Publications by authors named "Stefania Re Depaolini"

5 Publications

  • Page 1 of 1

The target landscape of clinical kinase drugs.

Science 2017 12;358(6367)

Center of Thoracic Surgery, Krefeld, Germany.

Kinase inhibitors are important cancer therapeutics. Polypharmacology is commonly observed, requiring thorough target deconvolution to understand drug mechanism of action. Using chemical proteomics, we analyzed the target spectrum of 243 clinically evaluated kinase drugs. The data revealed previously unknown targets for established drugs, offered a perspective on the "druggable" kinome, highlighted (non)kinase off-targets, and suggested potential therapeutic applications. Integration of phosphoproteomic data refined drug-affected pathways, identified response markers, and strengthened rationale for combination treatments. We exemplify translational value by discovering SIK2 (salt-inducible kinase 2) inhibitors that modulate cytokine production in primary cells, by identifying drugs against the lung cancer survival marker MELK (maternal embryonic leucine zipper kinase), and by repurposing cabozantinib to treat FLT3-ITD-positive acute myeloid leukemia. This resource, available via the ProteomicsDB database, should facilitate basic, clinical, and drug discovery research and aid clinical decision-making.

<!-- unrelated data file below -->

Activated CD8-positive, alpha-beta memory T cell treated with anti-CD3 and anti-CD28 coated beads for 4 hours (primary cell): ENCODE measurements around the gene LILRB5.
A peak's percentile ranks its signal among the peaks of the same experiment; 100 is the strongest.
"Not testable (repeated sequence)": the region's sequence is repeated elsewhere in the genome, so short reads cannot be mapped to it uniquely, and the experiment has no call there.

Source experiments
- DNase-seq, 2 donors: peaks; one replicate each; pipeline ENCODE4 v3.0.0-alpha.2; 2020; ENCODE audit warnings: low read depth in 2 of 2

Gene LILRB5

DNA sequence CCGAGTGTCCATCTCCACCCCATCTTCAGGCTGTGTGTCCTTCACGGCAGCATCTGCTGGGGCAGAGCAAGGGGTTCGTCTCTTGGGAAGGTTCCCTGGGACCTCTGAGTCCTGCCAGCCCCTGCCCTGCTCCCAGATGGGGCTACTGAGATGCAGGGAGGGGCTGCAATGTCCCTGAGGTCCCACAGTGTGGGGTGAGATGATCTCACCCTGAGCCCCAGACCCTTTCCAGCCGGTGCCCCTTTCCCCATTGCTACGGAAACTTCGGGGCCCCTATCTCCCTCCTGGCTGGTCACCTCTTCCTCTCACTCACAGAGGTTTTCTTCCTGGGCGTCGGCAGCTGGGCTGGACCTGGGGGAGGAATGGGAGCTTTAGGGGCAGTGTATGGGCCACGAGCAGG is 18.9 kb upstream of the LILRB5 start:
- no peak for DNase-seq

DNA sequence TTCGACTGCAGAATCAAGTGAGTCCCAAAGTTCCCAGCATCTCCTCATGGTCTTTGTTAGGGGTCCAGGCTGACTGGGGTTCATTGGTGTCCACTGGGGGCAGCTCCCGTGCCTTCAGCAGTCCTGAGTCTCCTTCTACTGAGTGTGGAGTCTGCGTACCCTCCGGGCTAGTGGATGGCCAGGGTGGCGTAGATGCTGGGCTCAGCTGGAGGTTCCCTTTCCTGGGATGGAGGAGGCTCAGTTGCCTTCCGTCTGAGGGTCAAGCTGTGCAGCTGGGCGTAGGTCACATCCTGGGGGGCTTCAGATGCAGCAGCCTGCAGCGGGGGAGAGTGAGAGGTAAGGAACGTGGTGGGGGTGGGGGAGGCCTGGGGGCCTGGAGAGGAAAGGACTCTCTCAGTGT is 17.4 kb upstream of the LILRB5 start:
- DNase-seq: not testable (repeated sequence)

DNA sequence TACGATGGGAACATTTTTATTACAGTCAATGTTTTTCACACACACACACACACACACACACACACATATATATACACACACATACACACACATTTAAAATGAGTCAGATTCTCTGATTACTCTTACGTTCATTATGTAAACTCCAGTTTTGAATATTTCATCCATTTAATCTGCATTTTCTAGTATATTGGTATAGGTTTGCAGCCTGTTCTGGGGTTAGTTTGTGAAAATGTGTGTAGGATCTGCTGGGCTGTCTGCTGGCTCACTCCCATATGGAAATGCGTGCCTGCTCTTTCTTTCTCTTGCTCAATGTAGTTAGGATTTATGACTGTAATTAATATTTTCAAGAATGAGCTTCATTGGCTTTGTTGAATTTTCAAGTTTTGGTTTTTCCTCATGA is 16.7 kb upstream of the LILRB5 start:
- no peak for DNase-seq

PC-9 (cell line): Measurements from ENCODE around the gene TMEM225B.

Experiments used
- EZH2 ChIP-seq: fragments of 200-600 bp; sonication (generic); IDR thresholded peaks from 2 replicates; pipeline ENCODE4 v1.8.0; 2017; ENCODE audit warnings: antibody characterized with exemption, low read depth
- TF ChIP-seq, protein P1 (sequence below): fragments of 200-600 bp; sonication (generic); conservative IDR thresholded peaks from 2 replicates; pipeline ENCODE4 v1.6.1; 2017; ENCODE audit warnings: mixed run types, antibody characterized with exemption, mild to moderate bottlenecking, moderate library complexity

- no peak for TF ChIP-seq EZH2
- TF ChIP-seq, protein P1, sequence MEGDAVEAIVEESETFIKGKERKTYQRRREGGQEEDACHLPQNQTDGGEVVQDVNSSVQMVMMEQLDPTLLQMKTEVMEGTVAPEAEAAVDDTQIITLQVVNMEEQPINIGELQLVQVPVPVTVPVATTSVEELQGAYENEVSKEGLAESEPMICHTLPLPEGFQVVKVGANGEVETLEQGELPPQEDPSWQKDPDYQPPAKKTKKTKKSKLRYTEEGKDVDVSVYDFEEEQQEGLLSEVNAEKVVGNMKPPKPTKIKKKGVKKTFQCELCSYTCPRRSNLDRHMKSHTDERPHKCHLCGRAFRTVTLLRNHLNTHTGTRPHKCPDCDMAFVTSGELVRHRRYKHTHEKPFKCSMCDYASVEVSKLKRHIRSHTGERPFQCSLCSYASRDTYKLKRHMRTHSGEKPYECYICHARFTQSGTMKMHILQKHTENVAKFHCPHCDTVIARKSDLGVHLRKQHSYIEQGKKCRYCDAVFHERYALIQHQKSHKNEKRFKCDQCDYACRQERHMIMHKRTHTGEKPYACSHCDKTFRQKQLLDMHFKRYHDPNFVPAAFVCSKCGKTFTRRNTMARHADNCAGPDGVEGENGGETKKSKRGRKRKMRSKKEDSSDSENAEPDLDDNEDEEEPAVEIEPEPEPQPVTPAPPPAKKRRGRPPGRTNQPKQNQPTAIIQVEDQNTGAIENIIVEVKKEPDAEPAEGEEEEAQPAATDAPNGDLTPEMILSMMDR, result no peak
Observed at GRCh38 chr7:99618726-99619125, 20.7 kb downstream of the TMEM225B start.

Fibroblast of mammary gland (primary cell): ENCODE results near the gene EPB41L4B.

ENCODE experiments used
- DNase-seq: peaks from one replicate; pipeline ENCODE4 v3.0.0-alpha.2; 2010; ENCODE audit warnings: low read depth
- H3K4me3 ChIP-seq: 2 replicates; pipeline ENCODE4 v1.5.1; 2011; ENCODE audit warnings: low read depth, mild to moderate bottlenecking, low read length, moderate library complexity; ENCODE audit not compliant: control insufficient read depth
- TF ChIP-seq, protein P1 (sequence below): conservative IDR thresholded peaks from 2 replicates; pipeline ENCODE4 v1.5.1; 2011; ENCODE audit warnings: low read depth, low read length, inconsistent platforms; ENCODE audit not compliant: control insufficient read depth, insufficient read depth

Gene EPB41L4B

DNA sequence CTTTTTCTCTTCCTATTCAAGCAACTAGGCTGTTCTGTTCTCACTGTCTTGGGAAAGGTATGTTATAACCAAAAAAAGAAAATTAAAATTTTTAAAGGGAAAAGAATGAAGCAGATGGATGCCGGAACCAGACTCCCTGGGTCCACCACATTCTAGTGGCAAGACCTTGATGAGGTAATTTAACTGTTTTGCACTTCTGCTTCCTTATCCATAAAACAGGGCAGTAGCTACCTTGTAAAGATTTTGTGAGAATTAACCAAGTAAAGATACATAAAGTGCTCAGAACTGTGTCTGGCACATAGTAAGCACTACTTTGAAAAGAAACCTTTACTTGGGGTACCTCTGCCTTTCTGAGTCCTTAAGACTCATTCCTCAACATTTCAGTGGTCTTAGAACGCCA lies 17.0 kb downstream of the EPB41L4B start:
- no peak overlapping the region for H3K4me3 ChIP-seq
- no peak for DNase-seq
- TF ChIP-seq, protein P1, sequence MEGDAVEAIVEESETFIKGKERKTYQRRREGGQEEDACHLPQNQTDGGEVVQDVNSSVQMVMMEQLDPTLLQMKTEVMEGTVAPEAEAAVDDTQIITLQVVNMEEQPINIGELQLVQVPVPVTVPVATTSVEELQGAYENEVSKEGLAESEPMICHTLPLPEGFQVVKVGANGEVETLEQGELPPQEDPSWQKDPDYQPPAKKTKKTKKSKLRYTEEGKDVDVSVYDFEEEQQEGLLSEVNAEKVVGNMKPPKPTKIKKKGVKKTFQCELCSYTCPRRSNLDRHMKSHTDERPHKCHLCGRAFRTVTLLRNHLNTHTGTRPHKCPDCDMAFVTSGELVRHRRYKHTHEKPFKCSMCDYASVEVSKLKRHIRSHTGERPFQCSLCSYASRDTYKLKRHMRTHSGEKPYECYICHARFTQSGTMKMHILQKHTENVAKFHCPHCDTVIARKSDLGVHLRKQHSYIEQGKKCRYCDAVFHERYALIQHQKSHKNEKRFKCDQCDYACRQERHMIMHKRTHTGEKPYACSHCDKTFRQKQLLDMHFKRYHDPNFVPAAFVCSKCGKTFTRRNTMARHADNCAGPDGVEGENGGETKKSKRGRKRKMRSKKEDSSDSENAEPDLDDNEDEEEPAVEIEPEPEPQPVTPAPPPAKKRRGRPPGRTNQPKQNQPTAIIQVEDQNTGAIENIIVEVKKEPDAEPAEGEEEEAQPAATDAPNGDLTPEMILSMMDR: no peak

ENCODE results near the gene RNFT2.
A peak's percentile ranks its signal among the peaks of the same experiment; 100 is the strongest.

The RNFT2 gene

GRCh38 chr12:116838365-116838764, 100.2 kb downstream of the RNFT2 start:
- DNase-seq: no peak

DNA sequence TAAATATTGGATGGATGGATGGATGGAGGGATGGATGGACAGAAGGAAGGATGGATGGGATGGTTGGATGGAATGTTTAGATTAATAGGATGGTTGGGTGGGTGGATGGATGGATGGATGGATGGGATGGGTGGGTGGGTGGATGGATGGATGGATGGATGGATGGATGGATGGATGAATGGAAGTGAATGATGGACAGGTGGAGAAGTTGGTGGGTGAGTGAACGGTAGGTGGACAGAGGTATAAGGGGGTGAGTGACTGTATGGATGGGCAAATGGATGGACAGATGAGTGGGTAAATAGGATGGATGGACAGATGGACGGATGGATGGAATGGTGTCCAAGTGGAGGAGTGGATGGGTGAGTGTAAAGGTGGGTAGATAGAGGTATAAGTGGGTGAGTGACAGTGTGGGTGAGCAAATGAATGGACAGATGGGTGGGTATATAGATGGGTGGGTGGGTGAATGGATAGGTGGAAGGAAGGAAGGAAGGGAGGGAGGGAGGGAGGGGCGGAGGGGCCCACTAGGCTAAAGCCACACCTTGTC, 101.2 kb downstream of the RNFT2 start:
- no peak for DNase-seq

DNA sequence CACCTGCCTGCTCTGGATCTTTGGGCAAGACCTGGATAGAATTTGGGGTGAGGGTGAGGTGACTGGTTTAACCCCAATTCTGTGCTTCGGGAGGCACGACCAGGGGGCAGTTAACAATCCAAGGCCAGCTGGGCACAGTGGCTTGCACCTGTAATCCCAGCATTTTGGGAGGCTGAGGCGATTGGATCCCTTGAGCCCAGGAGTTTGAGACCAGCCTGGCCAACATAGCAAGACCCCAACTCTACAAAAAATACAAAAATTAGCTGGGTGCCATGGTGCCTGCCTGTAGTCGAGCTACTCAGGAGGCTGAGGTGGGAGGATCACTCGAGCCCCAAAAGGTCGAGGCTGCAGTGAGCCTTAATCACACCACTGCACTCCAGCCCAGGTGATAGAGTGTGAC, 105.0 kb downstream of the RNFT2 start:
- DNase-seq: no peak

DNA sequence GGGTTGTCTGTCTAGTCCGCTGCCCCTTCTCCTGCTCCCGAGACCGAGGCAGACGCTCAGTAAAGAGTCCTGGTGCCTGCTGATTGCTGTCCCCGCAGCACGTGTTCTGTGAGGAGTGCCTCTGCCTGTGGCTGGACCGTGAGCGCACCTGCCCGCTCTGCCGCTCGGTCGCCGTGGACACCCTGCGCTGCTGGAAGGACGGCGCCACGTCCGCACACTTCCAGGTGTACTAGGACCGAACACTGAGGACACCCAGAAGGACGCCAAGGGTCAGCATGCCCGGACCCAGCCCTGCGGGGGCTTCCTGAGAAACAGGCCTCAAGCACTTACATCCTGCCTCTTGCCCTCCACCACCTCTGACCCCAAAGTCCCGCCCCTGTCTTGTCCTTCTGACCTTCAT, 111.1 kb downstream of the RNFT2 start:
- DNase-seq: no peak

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http://dx.doi.org/10.1126/science.aan4368DOI Listing
http://www.ncbi.nlm.nih.gov/pmc/articles/PMC6542668PMC
December 2017

Structural insight into maternal embryonic leucine zipper kinase (MELK) conformation and inhibition toward structure-based drug design.

Biochemistry 2013 Sep 4;52(37):6380-7. Epub 2013 Sep 4.

Nerviano Medical Sciences , Viale Pasteur 10, 20014 Nerviano, Milan, Italy.

Maternal embryonic leucine zipper kinase (MELK) is upregulated in several types of tumor, including breast, prostate, and brain tumors. Its expression is generally associated with cell survival, cell proliferation, and resistance to apoptosis. Therefore, the potential of MELK inhibitors as therapeutic agents is recently attracting considerable interest. Here we report the first structures of MELK in complex with AMP-PNP and with nanomolar inhibitors. Our studies shed light on the role of the MELK UBA domain, provide a characterization of the kinase active site, and identify key residues for achieving high potency, laying the groundwork for structure-based drug design efforts.
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http://dx.doi.org/10.1021/bi4005864DOI Listing
September 2013

Identification of candidate substrates for poly(ADP-ribose) polymerase-2 (PARP2) in the absence of DNA damage using high-density protein microarrays.

FEBS J 2011 Oct 6;278(19):3676-87. Epub 2011 Sep 6.

Department of Biotechnology, BU Oncology, Nerviano Medical Sciences Srl, Nerviano (MI), Italy.